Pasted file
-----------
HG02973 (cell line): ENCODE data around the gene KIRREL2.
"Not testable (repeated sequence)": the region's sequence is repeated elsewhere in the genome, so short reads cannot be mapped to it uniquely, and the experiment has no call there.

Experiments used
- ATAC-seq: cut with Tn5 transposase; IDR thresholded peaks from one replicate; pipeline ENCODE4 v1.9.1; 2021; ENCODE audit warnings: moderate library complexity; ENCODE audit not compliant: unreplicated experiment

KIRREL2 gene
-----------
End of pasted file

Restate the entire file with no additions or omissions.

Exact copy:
HG02973 (cell line): ENCODE data around the gene KIRREL2.
"Not testable (repeated sequence)": the region's sequence is repeated elsewhere in the genome, so short reads cannot be mapped to it uniquely, and the experiment has no call there.

Experiments used
- ATAC-seq: cut with Tn5 transposase; IDR thresholded peaks from one replicate; pipeline ENCODE4 v1.9.1; 2021; ENCODE audit warnings: moderate library complexity; ENCODE audit not compliant: unreplicated experiment

KIRREL2 gene